Before the lights go out … consider this.
At 30,000 feet the sun appeared like fire burning a gaping hole in the skyline. It was too intense to glare at from my seat on the plane. Astronomers estimate that if we traveled from the earth to the sun, without stopping, at a speed of 1000 kilometers per hour it would take 17 years! Given the distance and the sun’s estimated core temperature of more than 27 million degrees, we couldn’t survive the journey.
Within minutes the spectacular fire in the sky was out of sight. It got me thinking about the ways we are each learning to survive, and (hopefully) thrive, through the gaping holes bound to occur in this journey called life.
How much time must we waste before the lights go out?
On time and energy misplaced? On worrying instead of praying? Time wasted complaining, gossiping, procrastinating, hanging out with negative people, solving the same problems again, and more (see 29 ways you’re wasting time today by Craig Jarrow).
We spent our time on Mother’s Day weekend visiting with our daughter at her new place – in the heart of the city – exploring new and favorite places, eating amazing food without a television in sight, and taking time to talk and listen in turn. We exchanged notes from Treasured Passages, talked about dreams and goals, and even contemplated a final sunset on life itself.
“If you only had one month to live how would you spend it?”
Our answers varied from skydiving with her dog Ella and eating LOTS of shrimp tostadas to giving away everything owned and (finally) letting go of the fear of failure. I am not sure how I’d decide what came first or last on my bucket list.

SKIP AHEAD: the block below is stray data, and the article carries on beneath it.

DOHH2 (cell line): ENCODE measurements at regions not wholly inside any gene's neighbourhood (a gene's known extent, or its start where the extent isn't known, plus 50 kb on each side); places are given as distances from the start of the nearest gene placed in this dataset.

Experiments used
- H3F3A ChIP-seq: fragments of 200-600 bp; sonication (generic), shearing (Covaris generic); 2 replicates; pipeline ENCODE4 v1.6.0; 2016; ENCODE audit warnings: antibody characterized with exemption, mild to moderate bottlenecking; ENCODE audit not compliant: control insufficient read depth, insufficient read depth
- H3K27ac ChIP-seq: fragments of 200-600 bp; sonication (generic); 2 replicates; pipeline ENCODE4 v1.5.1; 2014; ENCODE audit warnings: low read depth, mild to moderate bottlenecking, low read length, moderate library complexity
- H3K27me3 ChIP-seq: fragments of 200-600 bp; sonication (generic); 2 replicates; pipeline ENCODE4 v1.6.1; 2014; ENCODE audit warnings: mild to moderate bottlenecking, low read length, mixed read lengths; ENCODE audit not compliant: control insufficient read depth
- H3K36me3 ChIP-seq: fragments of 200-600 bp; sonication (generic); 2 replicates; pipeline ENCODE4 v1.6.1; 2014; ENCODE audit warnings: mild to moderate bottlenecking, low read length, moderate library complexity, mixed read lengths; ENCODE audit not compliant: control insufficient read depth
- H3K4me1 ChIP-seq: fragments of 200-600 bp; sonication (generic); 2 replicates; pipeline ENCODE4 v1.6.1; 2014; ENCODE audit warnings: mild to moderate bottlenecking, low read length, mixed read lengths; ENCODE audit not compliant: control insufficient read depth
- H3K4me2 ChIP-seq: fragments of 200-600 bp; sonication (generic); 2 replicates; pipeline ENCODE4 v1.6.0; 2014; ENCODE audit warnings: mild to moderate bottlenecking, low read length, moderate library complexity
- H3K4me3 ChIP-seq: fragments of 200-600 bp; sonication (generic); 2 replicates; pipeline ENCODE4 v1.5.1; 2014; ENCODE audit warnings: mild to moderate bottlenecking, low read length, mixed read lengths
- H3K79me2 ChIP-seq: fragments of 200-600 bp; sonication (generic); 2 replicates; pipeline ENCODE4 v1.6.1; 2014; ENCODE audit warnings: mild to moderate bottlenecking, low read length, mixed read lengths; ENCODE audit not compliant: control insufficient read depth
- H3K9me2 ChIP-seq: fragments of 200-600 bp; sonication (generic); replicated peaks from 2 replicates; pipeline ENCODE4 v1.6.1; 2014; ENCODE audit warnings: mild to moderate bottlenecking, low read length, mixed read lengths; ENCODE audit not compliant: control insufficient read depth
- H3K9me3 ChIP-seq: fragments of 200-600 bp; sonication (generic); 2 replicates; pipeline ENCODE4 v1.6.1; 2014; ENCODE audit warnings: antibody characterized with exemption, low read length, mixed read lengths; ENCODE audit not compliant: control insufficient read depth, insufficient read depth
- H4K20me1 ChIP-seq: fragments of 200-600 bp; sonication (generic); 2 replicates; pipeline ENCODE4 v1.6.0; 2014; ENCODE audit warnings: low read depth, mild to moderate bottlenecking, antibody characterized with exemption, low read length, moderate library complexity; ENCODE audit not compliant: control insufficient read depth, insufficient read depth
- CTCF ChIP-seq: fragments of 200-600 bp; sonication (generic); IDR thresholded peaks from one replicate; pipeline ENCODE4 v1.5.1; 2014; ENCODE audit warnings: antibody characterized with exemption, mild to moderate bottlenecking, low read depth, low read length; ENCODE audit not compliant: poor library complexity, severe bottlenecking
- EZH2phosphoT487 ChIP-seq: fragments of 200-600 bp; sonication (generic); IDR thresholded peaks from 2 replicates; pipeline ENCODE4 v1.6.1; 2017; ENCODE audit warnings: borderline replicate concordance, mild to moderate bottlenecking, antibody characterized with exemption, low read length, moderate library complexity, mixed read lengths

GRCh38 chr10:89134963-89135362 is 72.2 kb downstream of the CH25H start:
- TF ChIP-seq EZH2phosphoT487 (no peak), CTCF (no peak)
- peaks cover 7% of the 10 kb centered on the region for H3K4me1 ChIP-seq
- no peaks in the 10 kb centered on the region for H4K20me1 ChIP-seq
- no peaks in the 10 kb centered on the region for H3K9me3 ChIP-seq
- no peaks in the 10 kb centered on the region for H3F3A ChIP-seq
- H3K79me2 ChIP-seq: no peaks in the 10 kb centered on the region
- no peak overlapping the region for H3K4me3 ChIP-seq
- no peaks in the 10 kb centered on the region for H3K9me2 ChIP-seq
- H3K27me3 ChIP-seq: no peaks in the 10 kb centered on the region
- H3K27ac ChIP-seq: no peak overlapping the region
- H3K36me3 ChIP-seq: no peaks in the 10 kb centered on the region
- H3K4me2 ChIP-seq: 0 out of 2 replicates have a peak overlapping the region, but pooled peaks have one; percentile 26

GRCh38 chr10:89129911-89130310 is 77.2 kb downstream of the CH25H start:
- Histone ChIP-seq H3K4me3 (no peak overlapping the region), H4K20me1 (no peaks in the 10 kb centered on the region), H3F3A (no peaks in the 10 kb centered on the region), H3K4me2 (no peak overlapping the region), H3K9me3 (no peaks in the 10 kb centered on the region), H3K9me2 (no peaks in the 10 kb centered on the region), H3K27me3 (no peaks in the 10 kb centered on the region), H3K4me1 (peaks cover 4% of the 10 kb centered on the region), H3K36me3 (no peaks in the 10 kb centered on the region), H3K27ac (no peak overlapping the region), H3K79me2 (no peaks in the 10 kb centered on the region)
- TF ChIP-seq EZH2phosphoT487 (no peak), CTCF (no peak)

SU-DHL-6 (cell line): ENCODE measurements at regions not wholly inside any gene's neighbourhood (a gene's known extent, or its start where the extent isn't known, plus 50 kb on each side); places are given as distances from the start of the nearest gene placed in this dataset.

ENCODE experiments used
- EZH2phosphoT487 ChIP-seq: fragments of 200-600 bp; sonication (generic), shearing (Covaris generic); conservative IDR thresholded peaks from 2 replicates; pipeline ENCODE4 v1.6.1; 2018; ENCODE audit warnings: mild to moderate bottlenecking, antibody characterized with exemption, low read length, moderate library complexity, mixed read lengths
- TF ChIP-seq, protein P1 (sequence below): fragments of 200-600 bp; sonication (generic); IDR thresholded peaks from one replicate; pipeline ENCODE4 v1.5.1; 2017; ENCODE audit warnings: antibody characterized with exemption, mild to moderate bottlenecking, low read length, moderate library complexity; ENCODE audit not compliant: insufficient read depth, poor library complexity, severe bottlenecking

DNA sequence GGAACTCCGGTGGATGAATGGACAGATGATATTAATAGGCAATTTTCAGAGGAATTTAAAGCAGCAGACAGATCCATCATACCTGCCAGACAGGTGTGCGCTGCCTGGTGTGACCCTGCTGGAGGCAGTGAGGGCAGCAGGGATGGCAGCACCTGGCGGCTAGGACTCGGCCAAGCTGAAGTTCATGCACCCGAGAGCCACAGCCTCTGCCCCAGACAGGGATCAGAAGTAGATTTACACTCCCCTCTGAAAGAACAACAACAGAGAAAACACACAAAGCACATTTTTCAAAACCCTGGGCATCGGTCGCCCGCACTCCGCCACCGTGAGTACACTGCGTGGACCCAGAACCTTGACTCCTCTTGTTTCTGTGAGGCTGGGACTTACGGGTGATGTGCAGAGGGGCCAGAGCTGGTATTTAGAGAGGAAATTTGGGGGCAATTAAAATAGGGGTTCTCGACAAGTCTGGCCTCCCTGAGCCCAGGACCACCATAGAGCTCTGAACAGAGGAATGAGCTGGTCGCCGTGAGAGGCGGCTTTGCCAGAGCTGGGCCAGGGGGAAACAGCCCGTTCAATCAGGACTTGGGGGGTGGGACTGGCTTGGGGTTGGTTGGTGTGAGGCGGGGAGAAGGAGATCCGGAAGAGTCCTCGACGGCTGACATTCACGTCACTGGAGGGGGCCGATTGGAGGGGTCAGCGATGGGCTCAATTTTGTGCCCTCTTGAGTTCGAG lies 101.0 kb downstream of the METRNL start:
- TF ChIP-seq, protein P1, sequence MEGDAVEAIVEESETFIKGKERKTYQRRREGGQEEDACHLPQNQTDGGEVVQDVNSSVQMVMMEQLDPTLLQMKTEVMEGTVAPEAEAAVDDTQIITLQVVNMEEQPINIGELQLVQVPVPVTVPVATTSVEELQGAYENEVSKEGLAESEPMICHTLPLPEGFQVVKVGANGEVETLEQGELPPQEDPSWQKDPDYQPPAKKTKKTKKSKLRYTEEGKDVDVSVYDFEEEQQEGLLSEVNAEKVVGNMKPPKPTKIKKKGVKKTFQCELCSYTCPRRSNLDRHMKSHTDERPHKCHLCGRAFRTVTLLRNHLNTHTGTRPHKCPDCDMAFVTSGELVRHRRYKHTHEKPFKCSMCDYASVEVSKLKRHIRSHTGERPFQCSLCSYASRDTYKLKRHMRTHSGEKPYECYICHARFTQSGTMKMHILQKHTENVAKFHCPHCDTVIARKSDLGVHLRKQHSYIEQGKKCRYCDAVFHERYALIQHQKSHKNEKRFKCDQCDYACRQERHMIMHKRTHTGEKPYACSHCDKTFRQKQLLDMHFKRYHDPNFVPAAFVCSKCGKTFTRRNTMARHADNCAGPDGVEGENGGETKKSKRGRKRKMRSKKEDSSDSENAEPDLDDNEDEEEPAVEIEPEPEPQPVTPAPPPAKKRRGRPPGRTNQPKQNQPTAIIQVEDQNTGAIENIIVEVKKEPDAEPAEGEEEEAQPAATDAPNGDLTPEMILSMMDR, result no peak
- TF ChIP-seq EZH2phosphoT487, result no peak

However, I am sure of several things. I am sure I will die. I am sure that I was born for a reason, though perhaps still don’t know it fully. I am sure I will see heaven.
I am sure some people will have loved me and some not so much. As Margaret Thatcher said, “if you set out to be liked, you would be prepared to compromise on anything, at any time, and you would achieve nothing.” I am sure I am learning more about where to hang on and where to let go. I am sure I will leave a legacy of compassion – within my own family and sporadically within others, some of whom I’ve met and others I will never know.
Facing unfathomable losses; walking with those suffering; researching and writing to understand, and then helping others understand too; advocating for those whose voice has been squelched by circumstance or disease — all of this has immensely affected my sense and purpose for being here on earth.
I complain much less; I rarely procrastinate; I capture my ideas before they float out of mind; I move on when it becomes obvious I can’t solve the problem (and I’ve given it my best); I limit time spent with negative people; I spend less time e-talking and more time conversing in-person; I spend more time doing what brings myself and others joy.
I take time to notice the sun seemingly burning a gaping hole in the skyline.
Alzheimer’s has engulfed my mother in a slow-goodbye of minus this, minus that, and minus some more. There aren’t enough words to sufficiently describe what it is like to watch the lights go out ever so slowly. One of the blessings in disguise (there are many if you really look) is undoubtedly knowing the small things are really big things, not just someday but right now! You are living proof of what matters now.
If you only had a month to live how would you spend it?
Why wait? The sun is setting.